During the infancy of the Second World War in the late spring of 1940, British troops attempted the mass evacuation of over 300,000 troops from the beaches at Dunkirk on the allied French coastline. Desperate to prepare for their country’s own inevitable invasion, the withdrawal of troops was a double edged sword for the British. If the troops stay and fight the good fight, no one will be around to protect the homeland. With invasion and attacks in Engalnd a near certainty, not a lot of man power can be sent to help with the retreat. For over a week, army and navy troops nervously waited on the beach for a small number of military vessels – many of which were sitting ducks for German fighter pilots and U-Boats – that had to be supplemented by commandeered or commissioned small crafts owned by private citizens. It would take nothing short of a miracle to get a majority of these troops home across the 26 mile English Channel safely, but by the end of it, the retreat would be seen as both a disaster and a success in equal measure.
The closest thing renowned filmmaker Christopher Nolan has made to a horror movie, Dunkirk is a taut, technically impressive, and narratively flimsy masterclass in sustained tension. Looking at the evacuation from varied perspectives on the land, sea, and in the air, Dunkirk bounces back and forth between various survival narratives to paint a picture of all encompassing terror. It’s a gorgeous film to behold, and Nolan’s sense of timing and pacing when it comes to capturing the chaos and confusion of the battlefield is spot-on, but it’s hard not to wish for something a bit more meaty and substantive.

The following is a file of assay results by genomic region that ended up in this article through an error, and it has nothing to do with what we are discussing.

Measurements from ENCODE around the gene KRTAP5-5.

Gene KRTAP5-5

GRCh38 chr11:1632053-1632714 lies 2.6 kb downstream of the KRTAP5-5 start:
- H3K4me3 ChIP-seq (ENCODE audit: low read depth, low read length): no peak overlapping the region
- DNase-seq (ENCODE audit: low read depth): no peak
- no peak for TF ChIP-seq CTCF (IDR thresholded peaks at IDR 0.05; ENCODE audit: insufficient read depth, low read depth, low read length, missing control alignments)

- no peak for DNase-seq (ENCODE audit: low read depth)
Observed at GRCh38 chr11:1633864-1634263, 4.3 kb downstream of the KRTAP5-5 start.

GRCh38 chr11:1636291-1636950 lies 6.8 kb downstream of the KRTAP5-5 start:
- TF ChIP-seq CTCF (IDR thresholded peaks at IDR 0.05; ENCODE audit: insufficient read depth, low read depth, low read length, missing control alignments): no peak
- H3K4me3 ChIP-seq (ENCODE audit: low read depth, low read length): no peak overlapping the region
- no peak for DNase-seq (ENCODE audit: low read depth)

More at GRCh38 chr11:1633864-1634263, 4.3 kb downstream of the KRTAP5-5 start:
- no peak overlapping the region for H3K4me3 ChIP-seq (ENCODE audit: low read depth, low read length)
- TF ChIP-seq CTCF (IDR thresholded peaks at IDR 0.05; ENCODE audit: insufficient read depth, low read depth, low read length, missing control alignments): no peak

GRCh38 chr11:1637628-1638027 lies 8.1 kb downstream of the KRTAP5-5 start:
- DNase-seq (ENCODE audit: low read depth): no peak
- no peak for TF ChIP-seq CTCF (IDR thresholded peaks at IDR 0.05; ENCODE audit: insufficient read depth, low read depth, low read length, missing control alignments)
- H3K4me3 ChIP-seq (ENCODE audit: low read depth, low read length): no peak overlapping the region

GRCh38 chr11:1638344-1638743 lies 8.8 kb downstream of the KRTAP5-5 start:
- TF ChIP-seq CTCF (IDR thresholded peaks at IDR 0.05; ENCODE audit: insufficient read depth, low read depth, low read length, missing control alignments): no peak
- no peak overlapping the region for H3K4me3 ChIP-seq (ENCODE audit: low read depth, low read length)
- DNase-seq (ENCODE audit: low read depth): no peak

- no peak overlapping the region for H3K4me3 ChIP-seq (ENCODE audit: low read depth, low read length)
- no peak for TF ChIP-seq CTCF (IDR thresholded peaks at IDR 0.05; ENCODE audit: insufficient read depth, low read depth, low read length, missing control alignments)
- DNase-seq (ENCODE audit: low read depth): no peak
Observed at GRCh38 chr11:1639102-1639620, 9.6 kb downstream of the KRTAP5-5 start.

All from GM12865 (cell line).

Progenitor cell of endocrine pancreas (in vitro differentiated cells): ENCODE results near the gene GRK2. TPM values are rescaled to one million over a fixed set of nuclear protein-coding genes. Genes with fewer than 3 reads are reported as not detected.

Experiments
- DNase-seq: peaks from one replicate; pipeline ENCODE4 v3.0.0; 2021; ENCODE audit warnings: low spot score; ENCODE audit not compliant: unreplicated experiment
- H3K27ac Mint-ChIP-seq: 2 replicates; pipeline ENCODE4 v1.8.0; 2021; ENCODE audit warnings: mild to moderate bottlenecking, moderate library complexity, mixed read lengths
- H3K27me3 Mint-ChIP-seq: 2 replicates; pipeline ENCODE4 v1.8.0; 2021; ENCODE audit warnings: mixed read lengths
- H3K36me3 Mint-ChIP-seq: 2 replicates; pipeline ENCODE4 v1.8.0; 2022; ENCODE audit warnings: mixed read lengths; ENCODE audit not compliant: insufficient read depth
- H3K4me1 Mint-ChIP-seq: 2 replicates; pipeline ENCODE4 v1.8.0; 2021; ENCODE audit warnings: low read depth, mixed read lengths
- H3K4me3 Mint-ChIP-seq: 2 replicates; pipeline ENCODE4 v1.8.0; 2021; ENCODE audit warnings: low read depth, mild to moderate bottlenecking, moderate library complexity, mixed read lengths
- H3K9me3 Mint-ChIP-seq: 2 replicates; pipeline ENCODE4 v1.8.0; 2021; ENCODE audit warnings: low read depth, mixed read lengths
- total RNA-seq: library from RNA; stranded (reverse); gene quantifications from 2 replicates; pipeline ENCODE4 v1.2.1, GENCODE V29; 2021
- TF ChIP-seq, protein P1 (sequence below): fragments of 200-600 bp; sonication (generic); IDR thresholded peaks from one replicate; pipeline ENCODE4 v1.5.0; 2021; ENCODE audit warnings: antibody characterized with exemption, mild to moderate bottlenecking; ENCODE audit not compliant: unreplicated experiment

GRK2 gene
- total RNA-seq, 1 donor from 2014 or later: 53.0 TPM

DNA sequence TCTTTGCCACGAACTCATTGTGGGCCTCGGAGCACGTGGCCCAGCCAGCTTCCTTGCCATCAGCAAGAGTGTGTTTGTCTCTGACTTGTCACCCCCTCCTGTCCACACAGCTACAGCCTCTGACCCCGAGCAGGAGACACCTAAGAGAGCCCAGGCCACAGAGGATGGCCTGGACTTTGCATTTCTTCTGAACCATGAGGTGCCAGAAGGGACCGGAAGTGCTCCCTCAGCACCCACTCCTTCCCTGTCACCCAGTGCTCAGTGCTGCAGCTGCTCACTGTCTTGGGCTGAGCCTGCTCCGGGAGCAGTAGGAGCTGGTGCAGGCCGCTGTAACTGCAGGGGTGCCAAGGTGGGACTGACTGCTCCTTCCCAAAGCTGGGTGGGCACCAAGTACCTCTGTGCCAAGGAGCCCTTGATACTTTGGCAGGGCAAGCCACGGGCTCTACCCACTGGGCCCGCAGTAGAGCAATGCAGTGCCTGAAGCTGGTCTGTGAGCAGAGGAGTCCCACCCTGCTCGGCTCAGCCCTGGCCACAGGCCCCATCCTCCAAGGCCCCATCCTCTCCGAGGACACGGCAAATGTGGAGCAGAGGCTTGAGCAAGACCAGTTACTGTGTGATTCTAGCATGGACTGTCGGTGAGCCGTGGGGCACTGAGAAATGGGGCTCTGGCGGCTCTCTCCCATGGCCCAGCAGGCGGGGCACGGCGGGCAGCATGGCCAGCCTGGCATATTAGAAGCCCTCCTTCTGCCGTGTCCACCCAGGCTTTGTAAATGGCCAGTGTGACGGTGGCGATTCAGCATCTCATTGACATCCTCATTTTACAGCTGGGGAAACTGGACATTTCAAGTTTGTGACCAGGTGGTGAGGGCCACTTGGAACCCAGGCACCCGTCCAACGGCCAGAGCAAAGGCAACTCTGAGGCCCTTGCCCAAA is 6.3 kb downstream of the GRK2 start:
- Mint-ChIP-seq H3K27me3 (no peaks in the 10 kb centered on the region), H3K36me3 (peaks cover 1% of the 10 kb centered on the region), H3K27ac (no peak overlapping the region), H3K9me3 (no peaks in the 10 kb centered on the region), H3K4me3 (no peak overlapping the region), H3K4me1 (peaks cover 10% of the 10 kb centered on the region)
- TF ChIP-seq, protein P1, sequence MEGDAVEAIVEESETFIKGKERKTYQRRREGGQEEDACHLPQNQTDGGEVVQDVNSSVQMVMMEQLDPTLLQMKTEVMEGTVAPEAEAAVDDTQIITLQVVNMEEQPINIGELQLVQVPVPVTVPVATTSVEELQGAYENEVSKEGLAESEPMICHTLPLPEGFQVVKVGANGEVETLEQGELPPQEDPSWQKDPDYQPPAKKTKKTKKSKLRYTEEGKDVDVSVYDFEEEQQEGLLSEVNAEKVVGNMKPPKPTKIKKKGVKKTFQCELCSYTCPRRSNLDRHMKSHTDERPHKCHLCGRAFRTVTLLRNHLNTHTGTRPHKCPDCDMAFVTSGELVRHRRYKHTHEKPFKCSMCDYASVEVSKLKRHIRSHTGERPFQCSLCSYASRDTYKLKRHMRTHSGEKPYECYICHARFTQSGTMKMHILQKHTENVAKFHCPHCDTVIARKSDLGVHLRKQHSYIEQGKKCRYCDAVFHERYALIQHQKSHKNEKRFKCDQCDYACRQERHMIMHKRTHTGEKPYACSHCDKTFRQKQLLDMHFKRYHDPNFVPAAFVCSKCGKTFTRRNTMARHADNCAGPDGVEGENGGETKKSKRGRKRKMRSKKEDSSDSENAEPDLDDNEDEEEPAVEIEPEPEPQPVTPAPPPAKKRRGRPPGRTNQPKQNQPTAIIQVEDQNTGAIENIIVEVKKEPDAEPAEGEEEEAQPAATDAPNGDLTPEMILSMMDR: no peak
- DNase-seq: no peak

There’s not much to say about the characters that populate writer-director Nolan’s look at Dunkirk. They rarely, if ever, say anything about themselves, why they’re fighting, who they are, and what their purpose in life is outside of the war. A pair of low ranking privates (Aneurin Barnard and Fionn Whitehead) race across the beach and push through long lines of troops in hopes of getting to the front of the pier and out of harms way as fast as possible. A lieutenant (Kenneth Branagh) and colonel (James D’Arcy) fret about the haphazard operation and each numerous setback. An aging civilian pleasure boat captain (Mark Rylance), his son (Tom Glynn-Carney), and a keen teenage friend (Barry Keoghan) attempt to navigate the dangerous waters without military assistance to help out the cause, and they pick up a shell-shocked soldier (Cillian Murphy) adrift at sea on a downed craft. In the skies above, a pair of spitfire pilots (Tom Hardy and Jack Lowden) valiantly fight to keep the dive bombers away from the pier being used for the extraction, despite one of them flying with a broken fuel gauge. The performances are all well delivered across the board, with special note going to Branagh, Rylance, Hardy, and (surprisingly) Harry Styles as a soldier growing increasingly skeptical of some of his fellow troops, but none are meant to stand out or distract from the spectacle at hand.